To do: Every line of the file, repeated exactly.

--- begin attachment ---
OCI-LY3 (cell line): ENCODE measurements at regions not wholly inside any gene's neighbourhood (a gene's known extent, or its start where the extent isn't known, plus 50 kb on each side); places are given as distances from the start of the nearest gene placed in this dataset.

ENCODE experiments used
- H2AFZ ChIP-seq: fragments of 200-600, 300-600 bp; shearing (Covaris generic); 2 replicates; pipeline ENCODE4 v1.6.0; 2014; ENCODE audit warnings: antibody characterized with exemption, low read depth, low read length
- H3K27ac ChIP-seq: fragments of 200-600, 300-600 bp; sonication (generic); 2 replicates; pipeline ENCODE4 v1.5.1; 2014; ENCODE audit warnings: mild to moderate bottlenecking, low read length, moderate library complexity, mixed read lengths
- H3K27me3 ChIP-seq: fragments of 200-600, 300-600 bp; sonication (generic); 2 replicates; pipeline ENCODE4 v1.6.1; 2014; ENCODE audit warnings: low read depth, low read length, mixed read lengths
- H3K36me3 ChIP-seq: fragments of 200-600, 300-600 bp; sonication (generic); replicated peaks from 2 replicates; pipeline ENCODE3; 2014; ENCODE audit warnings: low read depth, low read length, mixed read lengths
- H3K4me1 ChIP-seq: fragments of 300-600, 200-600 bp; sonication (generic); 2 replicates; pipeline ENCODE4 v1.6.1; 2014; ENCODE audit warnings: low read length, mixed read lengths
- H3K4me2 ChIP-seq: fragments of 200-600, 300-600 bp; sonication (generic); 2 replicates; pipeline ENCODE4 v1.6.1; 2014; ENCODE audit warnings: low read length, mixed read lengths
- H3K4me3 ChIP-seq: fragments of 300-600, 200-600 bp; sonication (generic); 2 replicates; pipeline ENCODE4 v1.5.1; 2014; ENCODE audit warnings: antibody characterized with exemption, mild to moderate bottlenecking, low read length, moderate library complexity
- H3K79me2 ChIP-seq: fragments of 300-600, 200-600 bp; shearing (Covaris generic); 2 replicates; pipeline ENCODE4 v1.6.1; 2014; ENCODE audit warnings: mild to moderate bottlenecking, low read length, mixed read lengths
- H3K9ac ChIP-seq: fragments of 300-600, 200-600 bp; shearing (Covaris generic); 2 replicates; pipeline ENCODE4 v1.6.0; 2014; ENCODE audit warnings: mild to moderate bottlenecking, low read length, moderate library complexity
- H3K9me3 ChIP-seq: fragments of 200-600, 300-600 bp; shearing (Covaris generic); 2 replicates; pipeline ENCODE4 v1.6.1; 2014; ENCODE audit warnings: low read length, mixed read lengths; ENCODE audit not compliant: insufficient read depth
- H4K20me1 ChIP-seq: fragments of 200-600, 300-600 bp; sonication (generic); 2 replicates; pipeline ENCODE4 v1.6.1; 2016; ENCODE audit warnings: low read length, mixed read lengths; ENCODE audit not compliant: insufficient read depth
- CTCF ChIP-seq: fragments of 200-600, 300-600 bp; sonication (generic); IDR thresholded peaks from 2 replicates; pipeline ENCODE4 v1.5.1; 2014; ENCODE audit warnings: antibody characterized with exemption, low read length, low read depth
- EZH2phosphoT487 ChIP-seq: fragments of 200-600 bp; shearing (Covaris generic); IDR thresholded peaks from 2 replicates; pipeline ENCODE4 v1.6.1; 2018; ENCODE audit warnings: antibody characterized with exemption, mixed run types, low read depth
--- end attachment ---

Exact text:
OCI-LY3 (cell line): ENCODE measurements at regions not wholly inside any gene's neighbourhood (a gene's known extent, or its start where the extent isn't known, plus 50 kb on each side); places are given as distances from the start of the nearest gene placed in this dataset.

ENCODE experiments used
- H2AFZ ChIP-seq: fragments of 200-600, 300-600 bp; shearing (Covaris generic); 2 replicates; pipeline ENCODE4 v1.6.0; 2014; ENCODE audit warnings: antibody characterized with exemption, low read depth, low read length
- H3K27ac ChIP-seq: fragments of 200-600, 300-600 bp; sonication (generic); 2 replicates; pipeline ENCODE4 v1.5.1; 2014; ENCODE audit warnings: mild to moderate bottlenecking, low read length, moderate library complexity, mixed read lengths
- H3K27me3 ChIP-seq: fragments of 200-600, 300-600 bp; sonication (generic); 2 replicates; pipeline ENCODE4 v1.6.1; 2014; ENCODE audit warnings: low read depth, low read length, mixed read lengths
- H3K36me3 ChIP-seq: fragments of 200-600, 300-600 bp; sonication (generic); replicated peaks from 2 replicates; pipeline ENCODE3; 2014; ENCODE audit warnings: low read depth, low read length, mixed read lengths
- H3K4me1 ChIP-seq: fragments of 300-600, 200-600 bp; sonication (generic); 2 replicates; pipeline ENCODE4 v1.6.1; 2014; ENCODE audit warnings: low read length, mixed read lengths
- H3K4me2 ChIP-seq: fragments of 200-600, 300-600 bp; sonication (generic); 2 replicates; pipeline ENCODE4 v1.6.1; 2014; ENCODE audit warnings: low read length, mixed read lengths
- H3K4me3 ChIP-seq: fragments of 300-600, 200-600 bp; sonication (generic); 2 replicates; pipeline ENCODE4 v1.5.1; 2014; ENCODE audit warnings: antibody characterized with exemption, mild to moderate bottlenecking, low read length, moderate library complexity
- H3K79me2 ChIP-seq: fragments of 300-600, 200-600 bp; shearing (Covaris generic); 2 replicates; pipeline ENCODE4 v1.6.1; 2014; ENCODE audit warnings: mild to moderate bottlenecking, low read length, mixed read lengths
- H3K9ac ChIP-seq: fragments of 300-600, 200-600 bp; shearing (Covaris generic); 2 replicates; pipeline ENCODE4 v1.6.0; 2014; ENCODE audit warnings: mild to moderate bottlenecking, low read length, moderate library complexity
- H3K9me3 ChIP-seq: fragments of 200-600, 300-600 bp; shearing (Covaris generic); 2 replicates; pipeline ENCODE4 v1.6.1; 2014; ENCODE audit warnings: low read length, mixed read lengths; ENCODE audit not compliant: insufficient read depth
- H4K20me1 ChIP-seq: fragments of 200-600, 300-600 bp; sonication (generic); 2 replicates; pipeline ENCODE4 v1.6.1; 2016; ENCODE audit warnings: low read length, mixed read lengths; ENCODE audit not compliant: insufficient read depth
- CTCF ChIP-seq: fragments of 200-600, 300-600 bp; sonication (generic); IDR thresholded peaks from 2 replicates; pipeline ENCODE4 v1.5.1; 2014; ENCODE audit warnings: antibody characterized with exemption, low read length, low read depth
- EZH2phosphoT487 ChIP-seq: fragments of 200-600 bp; shearing (Covaris generic); IDR thresholded peaks from 2 replicates; pipeline ENCODE4 v1.6.1; 2018; ENCODE audit warnings: antibody characterized with exemption, mixed run types, low read depth